A 22-year-old, heroin-addicted father of two who cut an ex-girlfriend with a steak knife, was given an 11-month jail sentence in the District Court this week (January 20 ) but had it postponed for a fortnight for a probation report after the judge heard from his mother.
Judge John Neilan asked for the report on Larry Murphy (22 ) of Retreat Mews, Athlone, as he was less than satisfied with his chosen, methadone-led efforts at rehabilitation.
Earlier, the court had heard how Murphy had been out with an ex-girlfriend (not the mother of either of his children ) on October 4, 2008 and had attacked her on return to her home in Scotch Parade, Irishtown, Athlone in an effort to find out about her present boyfriend.
“He went to the kitchen and took a steak knife from the block and held it to my throat,” as quoted from the victim’s statement to Gardai.
“He cut me with the steak knife, hit me on the face, scratched my face and knocked me down again.”
Defence solicitor, Mr Padraig Quinn, told the court his client had no recollection of the attack and had “addiction difficulties”.
“He had huge problems with drink then and he’s just swopped one addiction for another,” said Mr Quinn.
“He can buy drugs but hasn’t offered a penny of compensation,” noted the judge.
Mr Quinn pointed out that Murphy was accompanied by his mother to court and she was supporting his recovery by letting him live at home, bringing him to the doctor, the Merchants Quay Project and supervising the dispensing of his medication.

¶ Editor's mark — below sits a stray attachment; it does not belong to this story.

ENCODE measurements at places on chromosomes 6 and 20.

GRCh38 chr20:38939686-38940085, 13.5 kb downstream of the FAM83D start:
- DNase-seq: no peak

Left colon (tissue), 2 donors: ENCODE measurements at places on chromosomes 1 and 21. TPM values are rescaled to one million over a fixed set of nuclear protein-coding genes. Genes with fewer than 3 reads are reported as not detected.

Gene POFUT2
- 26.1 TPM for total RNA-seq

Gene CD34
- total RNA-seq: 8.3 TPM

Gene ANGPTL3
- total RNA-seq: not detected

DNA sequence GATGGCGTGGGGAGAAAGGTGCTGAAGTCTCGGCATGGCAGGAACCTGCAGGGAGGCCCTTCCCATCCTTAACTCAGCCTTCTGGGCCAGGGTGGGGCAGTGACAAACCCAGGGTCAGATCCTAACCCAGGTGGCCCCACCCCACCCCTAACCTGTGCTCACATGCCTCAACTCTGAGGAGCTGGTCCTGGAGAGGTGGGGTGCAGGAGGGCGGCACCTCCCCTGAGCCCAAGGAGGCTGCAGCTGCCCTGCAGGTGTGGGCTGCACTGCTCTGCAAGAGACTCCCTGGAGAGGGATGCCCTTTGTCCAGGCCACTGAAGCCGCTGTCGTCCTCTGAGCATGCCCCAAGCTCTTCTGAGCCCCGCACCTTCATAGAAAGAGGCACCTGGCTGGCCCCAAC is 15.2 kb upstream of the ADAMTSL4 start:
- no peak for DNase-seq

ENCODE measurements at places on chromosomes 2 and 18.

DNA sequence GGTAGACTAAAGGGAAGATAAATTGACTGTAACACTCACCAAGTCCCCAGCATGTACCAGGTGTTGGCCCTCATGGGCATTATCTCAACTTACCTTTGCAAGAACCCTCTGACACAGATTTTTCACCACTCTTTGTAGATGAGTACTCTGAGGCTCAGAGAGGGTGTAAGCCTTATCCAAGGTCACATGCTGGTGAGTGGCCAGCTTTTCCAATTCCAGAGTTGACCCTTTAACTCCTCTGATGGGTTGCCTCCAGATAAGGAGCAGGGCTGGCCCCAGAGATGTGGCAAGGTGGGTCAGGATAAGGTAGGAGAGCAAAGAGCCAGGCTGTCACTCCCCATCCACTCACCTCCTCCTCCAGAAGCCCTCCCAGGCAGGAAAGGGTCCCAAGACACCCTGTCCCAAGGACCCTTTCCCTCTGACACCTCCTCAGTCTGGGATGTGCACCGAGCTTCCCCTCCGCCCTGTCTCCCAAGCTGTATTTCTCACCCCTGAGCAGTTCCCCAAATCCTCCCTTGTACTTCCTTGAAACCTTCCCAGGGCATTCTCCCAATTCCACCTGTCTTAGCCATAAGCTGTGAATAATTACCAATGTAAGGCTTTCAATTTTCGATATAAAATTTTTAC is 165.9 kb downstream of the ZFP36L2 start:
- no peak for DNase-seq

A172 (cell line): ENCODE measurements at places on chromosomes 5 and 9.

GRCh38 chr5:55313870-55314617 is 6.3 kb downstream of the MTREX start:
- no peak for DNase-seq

Mrs Murphy took the stand and told the judge her son was not allowed out except to attend the Open Door scheme in Athlone and that all previous associates were banned from the house.
She told the court she was on good terms with the ex-girlfriend victim and that she bore no ill will.
“He went down the heroin road and everything went with it,” she said.
She explained how her son had dropped out of education between the mocks and the Leaving, had a five year old daughter and an 18-month-old son with two other women but had good relationships with both his children.
Judge Neilan thanked Mrs Murphy for her evidence.
“From my experience, I know the type of nightmare this can be but at the end of the day you have your life to live and your son has to address these issues,” said the judge.
“But I can absolutely empathise and sympathise with you having a son engaging in this sort of behaviour.”
The judge noted the length of time between the offence and Murphy’s first efforts to seek help.
“It was the fear of a jail sentence that forced you to go,” he said.
“This is a very serious offence. You were in a deranged state and it is fortunate that lady didn’t suffer serious or fatal injuries. The hopes of your mother have been dashed on the rocks of despair.”
Judge Neilan explained that it took at least five years of clean living to get clean off heroin, according to the director of the Coolmine rehab unit.
Having read doctors’ reports on Murphy’s condition earlier that explained his medication, the judge was not impressed to see the defendant choose the methadone option as opposed to cold turkey.
“You’re the father of a five-year old? That’s great for her with her father going round with a pocket full of prescribed medicine and trying to get onto a methadone programme,” said the judge, before sentencing Murphy to 11 months in prison, adjourning imposition until February 2 for an interim probation report into his progress.
“You are a constant worry to your mother and will continue to be so until she is returned to the soil of the nation - which I hope will be in quite a while.”